Font has built a formidable team, including Rumman Chowdhury, Kristian Lum, and Sarah Roberts. It’s also great to see that Twitter’s leadership is actively listening to these experts, taking a keen interest in using AI and ML in ethical ways, and providing them with the resources they need. It’s a refreshing and welcome approach compared to what we’ve seen at Google and Facebook recently.
🎸 Robot rock: can big tech pick pop’s next megastar? [Alex Rayner, The Guardian]
Hazel Savage and Aron Pettersson built Musiio, a software that uses AI to scan thousands of songs to predict the next hit record.
The pair had just founded their firm, Musiio, in Singapore’s Boat Quay district. Pettersson, who is Swedish, was a specialist in artificial intelligence (AI) with a background in neuroscience; Savage, a British music industry professional with tech pedigree, had worked for Shazam and the Pandora streaming service. They let their software loose on the Free Music Archive, one of the world’s largest collections of copyright-free songs. These are written by little-known artists and commonly used for soundtracks and podcasts. They asked their computer to pick 20 songs from the archive, based on their similarity to a tune Savage liked: I Wanted Everything by the US indie star Kurt Vile. Back in the office, they listened. “Every song was great,” says Savage, “and every song was of a similar genre.”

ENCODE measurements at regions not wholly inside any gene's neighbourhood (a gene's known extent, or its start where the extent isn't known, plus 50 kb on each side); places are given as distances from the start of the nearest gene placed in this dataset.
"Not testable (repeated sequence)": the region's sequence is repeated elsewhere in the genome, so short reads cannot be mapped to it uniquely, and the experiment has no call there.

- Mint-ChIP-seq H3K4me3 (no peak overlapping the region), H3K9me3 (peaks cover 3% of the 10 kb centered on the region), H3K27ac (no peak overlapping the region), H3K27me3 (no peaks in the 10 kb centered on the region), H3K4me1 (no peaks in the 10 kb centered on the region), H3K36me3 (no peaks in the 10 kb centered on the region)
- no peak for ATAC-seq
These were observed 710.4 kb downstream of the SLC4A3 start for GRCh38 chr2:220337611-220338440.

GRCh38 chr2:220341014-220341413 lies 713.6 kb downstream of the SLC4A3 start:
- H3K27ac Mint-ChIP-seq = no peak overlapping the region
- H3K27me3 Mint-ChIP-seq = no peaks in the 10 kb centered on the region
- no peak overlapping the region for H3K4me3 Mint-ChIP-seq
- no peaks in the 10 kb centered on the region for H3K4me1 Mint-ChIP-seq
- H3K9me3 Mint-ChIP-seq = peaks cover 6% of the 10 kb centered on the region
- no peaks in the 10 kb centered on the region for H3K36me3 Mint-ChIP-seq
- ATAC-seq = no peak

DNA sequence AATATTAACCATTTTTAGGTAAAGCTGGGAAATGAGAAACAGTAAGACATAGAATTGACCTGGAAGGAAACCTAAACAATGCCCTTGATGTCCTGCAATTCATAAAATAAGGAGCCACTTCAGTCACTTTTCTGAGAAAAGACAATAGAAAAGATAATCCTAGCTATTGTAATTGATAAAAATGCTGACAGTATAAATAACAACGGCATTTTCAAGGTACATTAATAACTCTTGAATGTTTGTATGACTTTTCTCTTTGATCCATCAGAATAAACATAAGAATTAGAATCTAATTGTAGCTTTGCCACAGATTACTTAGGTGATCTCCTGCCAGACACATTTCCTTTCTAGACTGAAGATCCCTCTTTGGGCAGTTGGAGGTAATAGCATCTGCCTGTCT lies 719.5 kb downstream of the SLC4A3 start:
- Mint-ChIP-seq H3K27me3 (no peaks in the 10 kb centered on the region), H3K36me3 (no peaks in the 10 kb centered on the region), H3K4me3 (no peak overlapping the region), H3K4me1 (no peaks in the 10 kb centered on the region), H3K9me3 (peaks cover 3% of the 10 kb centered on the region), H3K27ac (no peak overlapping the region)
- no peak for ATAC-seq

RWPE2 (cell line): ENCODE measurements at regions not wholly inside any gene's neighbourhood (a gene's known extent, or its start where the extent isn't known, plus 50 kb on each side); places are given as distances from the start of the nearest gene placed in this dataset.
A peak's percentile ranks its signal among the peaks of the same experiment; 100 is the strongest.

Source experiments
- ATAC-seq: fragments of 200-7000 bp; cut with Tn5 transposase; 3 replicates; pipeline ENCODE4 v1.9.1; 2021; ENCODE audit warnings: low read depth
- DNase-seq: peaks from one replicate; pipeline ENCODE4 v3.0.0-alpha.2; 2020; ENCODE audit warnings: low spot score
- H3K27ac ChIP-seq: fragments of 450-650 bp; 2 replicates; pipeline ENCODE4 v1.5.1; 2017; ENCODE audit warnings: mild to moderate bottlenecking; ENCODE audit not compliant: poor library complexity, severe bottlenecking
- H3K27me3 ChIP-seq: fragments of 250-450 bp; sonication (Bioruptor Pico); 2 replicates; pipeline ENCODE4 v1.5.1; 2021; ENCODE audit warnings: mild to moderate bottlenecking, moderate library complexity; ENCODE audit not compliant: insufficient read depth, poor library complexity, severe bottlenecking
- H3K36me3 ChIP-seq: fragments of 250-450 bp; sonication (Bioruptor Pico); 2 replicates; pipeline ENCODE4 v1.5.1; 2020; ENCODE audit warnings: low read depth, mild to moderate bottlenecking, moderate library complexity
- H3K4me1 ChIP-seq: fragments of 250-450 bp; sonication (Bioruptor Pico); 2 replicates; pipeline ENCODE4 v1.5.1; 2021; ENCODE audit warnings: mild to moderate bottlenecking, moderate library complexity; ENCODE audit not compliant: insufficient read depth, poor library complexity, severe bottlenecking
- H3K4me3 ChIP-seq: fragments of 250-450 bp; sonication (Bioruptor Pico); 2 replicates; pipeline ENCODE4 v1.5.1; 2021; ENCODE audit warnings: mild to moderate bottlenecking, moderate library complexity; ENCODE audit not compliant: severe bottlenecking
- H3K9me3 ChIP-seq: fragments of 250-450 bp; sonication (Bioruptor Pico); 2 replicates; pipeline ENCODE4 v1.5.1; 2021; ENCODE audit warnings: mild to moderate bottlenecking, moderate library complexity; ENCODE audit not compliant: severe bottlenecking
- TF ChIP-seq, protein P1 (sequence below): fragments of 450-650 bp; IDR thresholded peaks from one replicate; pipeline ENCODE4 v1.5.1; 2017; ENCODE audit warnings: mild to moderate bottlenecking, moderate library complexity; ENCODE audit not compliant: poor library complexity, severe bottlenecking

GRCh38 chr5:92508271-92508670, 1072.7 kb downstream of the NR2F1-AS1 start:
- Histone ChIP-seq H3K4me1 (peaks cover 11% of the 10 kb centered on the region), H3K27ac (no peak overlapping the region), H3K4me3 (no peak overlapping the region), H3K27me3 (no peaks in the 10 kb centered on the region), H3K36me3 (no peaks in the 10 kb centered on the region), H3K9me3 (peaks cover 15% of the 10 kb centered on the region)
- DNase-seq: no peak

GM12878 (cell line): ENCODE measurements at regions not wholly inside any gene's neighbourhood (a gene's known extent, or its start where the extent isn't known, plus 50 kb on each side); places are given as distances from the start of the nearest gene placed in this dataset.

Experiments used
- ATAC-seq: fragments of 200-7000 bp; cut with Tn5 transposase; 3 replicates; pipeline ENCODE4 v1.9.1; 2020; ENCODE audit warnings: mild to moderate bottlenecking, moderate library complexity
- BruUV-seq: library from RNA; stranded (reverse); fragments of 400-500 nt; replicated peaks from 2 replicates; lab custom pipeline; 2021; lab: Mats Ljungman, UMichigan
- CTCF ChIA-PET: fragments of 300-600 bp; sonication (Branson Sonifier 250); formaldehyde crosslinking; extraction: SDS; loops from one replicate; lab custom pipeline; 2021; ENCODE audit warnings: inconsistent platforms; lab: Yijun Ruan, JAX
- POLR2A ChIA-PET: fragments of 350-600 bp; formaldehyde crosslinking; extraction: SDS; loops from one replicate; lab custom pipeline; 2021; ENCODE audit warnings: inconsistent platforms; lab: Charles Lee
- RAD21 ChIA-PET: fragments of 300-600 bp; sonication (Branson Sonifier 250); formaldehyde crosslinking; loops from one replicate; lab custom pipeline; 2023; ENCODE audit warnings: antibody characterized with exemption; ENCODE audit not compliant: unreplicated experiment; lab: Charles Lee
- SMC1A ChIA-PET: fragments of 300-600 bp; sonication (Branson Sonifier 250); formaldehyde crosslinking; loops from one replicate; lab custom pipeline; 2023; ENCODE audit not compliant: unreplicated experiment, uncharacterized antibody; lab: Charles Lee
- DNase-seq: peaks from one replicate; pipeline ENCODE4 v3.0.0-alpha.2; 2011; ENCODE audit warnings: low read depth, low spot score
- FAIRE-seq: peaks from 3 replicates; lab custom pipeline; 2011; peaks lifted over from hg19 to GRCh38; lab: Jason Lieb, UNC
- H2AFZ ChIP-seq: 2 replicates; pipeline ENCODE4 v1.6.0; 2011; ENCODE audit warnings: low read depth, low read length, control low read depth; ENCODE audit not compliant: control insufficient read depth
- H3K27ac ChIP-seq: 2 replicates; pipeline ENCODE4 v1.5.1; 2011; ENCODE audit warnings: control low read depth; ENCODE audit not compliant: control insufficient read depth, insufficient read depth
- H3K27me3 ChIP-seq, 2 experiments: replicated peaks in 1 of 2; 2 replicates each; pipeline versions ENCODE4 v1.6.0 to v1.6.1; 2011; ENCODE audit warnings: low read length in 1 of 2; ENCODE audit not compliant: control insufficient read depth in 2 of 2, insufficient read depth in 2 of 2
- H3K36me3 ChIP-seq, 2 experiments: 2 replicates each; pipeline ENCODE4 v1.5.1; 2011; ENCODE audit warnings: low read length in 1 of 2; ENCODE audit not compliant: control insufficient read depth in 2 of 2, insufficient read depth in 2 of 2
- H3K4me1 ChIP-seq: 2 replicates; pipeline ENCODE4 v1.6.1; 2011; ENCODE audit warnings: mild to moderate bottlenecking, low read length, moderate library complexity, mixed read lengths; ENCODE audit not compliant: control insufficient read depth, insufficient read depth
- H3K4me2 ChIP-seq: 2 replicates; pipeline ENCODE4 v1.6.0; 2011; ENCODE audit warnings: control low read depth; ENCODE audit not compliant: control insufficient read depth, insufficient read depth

With the ease of self-publishing music, aspiring musicians upload thousands of songs to various services every day. Humans can’t listen to all of these to pick out promising artists. Software like Musiio is helping to analyse thousands of hours of music to identify new talent.
Quote of the week
"Ethics is literally about the world of unintended consequences. We're talking about engineers who are well-mentioned in trying to build something who didn't have the background or education. We're talking to people who wanted to do the right thing and didn't know how to do the right thing."
—Rumman Chowdhury, from the article, “How Twitter hired tech's biggest critics to build ethical AI” [Protocol]
I wish you a brilliant day ahead :)